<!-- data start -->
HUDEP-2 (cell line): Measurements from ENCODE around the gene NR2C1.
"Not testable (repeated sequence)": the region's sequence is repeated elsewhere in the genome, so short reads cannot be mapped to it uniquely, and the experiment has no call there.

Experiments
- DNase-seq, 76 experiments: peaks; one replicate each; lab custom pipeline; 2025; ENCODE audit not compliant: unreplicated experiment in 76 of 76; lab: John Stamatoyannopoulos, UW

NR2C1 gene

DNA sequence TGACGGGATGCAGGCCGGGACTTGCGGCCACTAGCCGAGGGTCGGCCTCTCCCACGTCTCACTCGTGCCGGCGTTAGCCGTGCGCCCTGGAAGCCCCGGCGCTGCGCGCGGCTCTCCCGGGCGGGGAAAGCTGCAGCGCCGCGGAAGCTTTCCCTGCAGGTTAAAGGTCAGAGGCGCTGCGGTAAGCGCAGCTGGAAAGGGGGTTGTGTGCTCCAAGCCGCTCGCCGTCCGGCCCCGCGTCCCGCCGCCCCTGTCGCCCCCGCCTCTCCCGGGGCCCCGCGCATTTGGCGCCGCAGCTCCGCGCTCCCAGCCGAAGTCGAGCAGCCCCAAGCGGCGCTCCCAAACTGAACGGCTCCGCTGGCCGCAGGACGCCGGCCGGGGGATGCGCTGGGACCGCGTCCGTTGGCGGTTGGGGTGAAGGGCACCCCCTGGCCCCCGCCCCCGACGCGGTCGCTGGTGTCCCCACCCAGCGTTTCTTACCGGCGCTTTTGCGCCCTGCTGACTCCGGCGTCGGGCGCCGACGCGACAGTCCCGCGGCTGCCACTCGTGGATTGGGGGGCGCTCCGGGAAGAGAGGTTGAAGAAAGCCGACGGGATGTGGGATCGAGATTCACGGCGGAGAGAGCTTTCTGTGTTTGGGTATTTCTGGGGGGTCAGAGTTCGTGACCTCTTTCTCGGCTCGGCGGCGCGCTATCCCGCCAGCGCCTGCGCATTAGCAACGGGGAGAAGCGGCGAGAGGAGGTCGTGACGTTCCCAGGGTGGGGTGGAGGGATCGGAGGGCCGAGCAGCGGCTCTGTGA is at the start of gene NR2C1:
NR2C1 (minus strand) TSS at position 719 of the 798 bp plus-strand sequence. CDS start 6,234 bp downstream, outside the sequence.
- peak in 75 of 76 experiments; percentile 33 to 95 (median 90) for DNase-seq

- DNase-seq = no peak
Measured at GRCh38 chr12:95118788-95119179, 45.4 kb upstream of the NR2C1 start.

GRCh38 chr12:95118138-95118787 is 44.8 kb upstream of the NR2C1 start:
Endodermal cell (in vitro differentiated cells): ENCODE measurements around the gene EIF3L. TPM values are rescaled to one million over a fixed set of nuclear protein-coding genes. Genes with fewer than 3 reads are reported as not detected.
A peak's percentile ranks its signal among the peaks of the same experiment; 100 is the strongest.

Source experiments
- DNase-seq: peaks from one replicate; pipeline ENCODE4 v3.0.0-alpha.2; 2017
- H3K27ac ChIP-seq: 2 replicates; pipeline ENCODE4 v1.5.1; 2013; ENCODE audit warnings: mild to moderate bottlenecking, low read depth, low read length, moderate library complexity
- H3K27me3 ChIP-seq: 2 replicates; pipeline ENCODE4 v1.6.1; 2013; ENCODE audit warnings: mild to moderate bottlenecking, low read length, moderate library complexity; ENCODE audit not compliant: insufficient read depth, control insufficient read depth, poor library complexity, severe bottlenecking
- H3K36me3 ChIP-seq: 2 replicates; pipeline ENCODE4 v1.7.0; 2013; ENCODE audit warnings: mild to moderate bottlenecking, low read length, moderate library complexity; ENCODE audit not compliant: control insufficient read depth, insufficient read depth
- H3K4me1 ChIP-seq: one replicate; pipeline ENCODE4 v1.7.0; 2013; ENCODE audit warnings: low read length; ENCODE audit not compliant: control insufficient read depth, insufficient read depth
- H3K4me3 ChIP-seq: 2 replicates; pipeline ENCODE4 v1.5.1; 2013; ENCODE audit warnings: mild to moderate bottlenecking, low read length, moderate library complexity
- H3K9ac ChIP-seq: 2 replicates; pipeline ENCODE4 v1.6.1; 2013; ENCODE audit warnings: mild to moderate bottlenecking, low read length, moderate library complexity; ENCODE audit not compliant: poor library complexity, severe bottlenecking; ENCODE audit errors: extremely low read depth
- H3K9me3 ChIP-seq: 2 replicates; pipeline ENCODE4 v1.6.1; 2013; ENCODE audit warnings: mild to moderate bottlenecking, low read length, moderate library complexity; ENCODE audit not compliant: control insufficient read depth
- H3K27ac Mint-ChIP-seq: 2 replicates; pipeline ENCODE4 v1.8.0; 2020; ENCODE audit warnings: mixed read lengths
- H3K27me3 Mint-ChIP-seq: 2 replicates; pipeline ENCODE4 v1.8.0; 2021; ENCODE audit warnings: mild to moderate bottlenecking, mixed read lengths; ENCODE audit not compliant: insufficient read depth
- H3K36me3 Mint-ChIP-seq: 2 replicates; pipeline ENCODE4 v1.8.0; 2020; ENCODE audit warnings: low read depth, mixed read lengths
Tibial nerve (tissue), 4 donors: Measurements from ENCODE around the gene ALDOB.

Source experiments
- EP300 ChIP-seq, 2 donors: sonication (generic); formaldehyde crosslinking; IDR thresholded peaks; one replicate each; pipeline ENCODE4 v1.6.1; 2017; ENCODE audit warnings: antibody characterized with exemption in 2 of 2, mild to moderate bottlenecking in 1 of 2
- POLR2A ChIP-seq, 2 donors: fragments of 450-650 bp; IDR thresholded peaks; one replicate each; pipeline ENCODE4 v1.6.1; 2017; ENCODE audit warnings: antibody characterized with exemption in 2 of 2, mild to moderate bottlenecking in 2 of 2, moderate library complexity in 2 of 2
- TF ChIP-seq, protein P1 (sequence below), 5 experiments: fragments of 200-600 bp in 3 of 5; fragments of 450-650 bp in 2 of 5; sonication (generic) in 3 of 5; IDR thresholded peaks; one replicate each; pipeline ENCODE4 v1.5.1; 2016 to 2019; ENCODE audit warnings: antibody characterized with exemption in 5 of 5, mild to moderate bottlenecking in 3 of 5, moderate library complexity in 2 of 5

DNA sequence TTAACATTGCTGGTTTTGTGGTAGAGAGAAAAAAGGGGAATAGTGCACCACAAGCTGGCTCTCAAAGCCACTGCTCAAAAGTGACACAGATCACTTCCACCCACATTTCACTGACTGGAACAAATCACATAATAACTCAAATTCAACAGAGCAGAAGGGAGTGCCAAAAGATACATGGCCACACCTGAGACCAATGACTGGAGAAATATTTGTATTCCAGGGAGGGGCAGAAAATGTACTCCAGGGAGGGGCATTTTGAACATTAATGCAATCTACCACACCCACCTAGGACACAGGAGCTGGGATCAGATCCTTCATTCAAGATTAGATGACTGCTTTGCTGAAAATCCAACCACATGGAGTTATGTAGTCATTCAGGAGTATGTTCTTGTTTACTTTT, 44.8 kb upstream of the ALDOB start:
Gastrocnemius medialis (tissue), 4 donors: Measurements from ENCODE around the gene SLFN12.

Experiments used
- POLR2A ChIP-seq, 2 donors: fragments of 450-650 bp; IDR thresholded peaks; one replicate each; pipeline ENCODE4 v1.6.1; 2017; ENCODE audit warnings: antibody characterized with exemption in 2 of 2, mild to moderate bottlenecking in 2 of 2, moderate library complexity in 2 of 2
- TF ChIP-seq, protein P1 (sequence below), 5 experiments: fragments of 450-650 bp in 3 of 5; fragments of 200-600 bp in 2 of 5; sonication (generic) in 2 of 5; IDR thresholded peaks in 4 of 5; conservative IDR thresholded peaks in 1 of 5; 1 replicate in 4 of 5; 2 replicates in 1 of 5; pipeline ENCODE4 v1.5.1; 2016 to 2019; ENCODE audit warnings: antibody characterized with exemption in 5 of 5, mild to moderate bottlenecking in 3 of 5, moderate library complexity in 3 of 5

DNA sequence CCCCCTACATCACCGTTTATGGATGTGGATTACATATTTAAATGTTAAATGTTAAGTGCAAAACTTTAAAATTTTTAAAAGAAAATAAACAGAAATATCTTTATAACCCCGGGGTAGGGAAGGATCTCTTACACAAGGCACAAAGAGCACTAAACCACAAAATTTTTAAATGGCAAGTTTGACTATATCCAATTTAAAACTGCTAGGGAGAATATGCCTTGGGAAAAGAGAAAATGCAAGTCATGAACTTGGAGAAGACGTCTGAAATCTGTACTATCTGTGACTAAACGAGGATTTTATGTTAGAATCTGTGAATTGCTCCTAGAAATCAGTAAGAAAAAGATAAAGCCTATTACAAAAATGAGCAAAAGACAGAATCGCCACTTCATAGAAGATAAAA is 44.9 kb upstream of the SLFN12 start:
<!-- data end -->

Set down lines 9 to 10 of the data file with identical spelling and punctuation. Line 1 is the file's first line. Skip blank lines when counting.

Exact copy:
- DNase-seq = no peak
Measured at GRCh38 chr12:95118788-95119179, 45.4 kb upstream of the NR2C1 start.